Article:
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Americas

Thousands feared dead after major earthquake

Text by FRANCE 24 (with wires)

Latest update : 2010-01-13

Thousands were feared dead in Haiti following a major earthquake that brought the presidential palace crashing down, ravaged hillside shanties, and left the impoverished Caribbean nation appealing for international aid.

Thousands were feared dead in Haiti following a major earthquake that brought the presidential palace crashing down, ravaged hillside shanties, and left the impoverished Caribbean nation appealing for international aid.

The 7.0 magnitude quake - thought to be the most powerful to hit Haiti in more than 200 years - had an epicentre only 10 miles (16 km) from Port-au-Prince, which has a population of about one million. Aftershocks as powerful as 5.9 shook the city throughout the night and into Wednesday.

As the poorest country in the Western hemisphere, Haiti is ill-prepared to handle such a catastrophe.


Corpses and debris

The quake hit at 5 p.m. (2200 GMT), and witnesses reported panic-stricken people running into the streets as offices, hotels, houses and shops collapsed. Experts said the quake’s epicentre was very shallow at a depth of only 6.2 miles (10 km), which was likely to have magnified the destruction.

Witnesses said they saw homes and hillside shanties sent tumbling down as the earth shook. Bloodied survivors gathered in the streets amid corpses pinned down by debris, while roads were blocked by rubble.

In an interview with FRANCE 24, James Leger, a journalist for a Haitian radio station in Florida, said that he had heard from contacts in Haiti that “They can hear people yelling from under buildings, but there is no help to get these people out of there in time.”


Relief efforts underway despite communication shutdown


The international community immediately rallied to begin relief efforts as Haiti called for aid, battling against time to save people.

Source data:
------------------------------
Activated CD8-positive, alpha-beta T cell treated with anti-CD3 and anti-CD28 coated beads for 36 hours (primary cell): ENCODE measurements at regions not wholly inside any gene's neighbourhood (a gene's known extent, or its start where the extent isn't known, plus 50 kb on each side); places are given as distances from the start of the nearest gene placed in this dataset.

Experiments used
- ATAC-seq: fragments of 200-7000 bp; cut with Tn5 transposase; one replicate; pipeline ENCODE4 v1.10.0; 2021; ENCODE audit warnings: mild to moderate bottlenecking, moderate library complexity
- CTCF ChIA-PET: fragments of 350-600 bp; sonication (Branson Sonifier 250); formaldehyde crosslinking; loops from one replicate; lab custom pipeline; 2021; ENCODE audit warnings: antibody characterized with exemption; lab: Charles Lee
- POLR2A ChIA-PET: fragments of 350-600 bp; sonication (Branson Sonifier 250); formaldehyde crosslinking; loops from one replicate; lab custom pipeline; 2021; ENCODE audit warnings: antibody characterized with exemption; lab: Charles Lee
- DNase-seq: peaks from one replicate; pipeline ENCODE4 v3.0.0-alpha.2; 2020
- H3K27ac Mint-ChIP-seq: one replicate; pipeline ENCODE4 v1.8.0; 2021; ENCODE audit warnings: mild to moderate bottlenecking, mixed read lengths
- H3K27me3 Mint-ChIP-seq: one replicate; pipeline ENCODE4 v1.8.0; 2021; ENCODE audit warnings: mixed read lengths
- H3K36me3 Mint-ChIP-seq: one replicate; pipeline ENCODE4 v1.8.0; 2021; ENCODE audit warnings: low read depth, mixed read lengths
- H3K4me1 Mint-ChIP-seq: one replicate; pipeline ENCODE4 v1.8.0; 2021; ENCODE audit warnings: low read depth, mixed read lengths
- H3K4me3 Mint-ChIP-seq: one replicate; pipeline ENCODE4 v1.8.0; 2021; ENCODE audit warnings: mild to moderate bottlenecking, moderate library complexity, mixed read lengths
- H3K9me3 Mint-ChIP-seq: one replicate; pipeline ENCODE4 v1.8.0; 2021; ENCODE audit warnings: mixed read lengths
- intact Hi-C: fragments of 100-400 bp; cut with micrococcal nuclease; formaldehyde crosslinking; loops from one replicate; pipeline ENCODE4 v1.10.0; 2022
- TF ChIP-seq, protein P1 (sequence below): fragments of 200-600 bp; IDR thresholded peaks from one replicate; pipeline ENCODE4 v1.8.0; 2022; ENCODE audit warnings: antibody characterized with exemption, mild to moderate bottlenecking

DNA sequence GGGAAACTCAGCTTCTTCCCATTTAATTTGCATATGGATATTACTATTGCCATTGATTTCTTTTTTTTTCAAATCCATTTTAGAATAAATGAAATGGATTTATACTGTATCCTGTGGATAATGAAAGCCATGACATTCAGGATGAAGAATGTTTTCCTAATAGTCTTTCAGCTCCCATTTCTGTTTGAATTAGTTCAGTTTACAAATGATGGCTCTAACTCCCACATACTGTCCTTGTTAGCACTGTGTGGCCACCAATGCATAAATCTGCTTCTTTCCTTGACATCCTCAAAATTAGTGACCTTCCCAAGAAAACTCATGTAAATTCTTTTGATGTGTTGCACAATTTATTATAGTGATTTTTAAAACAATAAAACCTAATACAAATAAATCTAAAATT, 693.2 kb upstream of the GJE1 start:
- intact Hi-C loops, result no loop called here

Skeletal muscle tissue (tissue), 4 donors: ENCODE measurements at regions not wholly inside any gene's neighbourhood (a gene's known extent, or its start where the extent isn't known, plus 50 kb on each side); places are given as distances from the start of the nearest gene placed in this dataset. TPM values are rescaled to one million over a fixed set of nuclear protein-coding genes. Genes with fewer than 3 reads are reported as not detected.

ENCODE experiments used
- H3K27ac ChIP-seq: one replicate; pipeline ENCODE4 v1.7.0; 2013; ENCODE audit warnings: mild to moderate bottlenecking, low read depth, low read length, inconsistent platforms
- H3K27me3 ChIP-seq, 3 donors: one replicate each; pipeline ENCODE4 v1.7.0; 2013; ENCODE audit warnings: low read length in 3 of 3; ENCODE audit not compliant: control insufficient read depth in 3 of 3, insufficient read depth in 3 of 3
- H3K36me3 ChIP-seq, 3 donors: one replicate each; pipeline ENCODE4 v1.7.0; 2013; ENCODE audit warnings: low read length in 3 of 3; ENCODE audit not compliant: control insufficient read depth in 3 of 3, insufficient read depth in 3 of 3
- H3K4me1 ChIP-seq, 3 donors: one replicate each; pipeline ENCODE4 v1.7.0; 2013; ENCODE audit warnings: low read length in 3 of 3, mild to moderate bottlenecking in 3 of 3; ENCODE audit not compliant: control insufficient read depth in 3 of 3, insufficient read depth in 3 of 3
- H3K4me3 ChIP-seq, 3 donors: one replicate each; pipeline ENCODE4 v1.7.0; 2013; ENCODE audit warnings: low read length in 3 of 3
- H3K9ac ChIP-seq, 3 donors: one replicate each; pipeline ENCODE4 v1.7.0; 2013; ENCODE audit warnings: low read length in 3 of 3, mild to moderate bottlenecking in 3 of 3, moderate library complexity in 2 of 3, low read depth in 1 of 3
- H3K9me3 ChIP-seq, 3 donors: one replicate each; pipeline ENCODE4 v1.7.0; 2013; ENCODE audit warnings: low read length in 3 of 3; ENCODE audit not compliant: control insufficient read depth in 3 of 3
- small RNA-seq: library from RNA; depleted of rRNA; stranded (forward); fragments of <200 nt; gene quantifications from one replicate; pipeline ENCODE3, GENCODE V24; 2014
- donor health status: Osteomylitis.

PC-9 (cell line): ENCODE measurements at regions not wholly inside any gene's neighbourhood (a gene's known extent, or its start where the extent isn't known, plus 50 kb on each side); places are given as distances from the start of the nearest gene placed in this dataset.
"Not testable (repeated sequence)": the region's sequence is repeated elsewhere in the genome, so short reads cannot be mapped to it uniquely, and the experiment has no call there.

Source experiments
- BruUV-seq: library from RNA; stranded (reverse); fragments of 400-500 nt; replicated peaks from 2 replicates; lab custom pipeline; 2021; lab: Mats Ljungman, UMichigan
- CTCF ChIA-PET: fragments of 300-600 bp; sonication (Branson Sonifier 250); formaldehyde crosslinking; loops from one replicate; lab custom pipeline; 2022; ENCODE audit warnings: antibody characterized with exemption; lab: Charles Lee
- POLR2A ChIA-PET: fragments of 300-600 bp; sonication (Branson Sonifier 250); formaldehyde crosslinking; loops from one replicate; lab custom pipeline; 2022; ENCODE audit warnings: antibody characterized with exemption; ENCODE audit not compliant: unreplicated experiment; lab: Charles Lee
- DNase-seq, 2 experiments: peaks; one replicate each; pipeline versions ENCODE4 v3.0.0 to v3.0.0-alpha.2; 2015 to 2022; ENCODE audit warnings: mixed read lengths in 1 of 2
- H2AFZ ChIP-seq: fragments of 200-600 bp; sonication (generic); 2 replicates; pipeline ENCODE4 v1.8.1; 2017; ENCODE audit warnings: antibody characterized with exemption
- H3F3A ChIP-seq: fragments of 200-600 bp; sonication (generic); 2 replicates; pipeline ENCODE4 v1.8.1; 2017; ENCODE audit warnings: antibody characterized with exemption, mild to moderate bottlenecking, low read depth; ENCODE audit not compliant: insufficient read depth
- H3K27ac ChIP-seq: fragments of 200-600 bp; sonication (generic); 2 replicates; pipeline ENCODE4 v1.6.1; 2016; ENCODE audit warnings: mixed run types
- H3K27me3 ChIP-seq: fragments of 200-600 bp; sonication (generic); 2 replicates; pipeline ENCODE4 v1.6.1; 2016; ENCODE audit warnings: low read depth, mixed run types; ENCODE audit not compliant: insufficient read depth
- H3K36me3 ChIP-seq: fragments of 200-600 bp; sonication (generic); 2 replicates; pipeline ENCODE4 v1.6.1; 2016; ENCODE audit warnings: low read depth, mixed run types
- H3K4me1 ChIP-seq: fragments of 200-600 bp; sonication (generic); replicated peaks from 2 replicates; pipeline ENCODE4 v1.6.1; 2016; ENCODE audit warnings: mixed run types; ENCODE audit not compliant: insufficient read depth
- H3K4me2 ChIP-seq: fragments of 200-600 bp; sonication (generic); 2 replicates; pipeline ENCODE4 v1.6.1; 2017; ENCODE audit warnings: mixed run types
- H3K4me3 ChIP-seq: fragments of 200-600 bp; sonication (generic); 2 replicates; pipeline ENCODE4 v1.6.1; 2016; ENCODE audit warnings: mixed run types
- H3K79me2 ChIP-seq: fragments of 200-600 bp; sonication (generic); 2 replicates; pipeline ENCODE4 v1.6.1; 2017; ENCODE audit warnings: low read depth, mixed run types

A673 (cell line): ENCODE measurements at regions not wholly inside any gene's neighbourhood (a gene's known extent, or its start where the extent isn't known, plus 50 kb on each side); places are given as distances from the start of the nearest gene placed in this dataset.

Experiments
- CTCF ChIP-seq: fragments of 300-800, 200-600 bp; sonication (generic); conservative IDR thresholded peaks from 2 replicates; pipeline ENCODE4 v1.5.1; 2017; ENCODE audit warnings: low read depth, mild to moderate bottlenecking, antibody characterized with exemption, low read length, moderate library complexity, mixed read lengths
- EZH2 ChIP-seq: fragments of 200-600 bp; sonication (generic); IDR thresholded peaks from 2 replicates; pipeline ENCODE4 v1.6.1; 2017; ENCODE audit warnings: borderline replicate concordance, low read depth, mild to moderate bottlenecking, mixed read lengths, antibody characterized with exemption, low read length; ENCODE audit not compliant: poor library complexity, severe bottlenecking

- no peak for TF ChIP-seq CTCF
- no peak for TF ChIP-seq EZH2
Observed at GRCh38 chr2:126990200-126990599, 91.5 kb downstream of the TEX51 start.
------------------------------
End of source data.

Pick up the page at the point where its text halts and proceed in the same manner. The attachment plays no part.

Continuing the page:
“I am appealing to the world, especially the United States, to….help us in this dire situation that we find ourselves in,” Raymond Alcide Joseph, Haiti’s ambassador to Washington, stated in a CNN interview.

Telephone lines are down in Haiti, cutting communication, according to UN officials on the ground, who said the only way to talk to people in Haiti was via satellite phone.


Relief efforts organised by the international community


US: President Barack Obama pledged immediate aid, as a late-night White House meeting involving various government officials was called to organise the US response.

UK: A humanitarian assessment team is being rushed to Haiti, Prime Minister Gordon Brown said on Wednesday.

France: A statement released on Wednesday by French President Nicolas Sarkozy’s office said that France was sending rescue services to help operations in Haiti and locate French citizens there.

World Bank: The organisation plans to send a team to help Haiti assess damage and map a recovery, while the International Red Cross said it had unlocked emergency funds and was mobilising relief supplies.



Collapsed buildings


The presidential palace
: Following the quake, it was seen in ruins, its domes collapsed on to flattened walls. President Rene Preval and his wife were said to be safe, according to Haiti’s ambassador to Mexico, but no further details were given on their whereabouts.

Hotel Montana: The luxury hotel that attracts tourists and business travellers collapsed; about 100 of its 300 guests have been evacuated.

The headquarters of the UN mission: The United Nations reported that many staff members in Haiti were unaccounted for after the five-storey building collapsed.

 

Note: The main photo on this page was taken by a Haitian radio journalist, Carel Pedre, and released via Twitter. To see more photos: http://radioteleginen.ning.com/profiles/blogs/more-pictures

Date created : 2010-01-13

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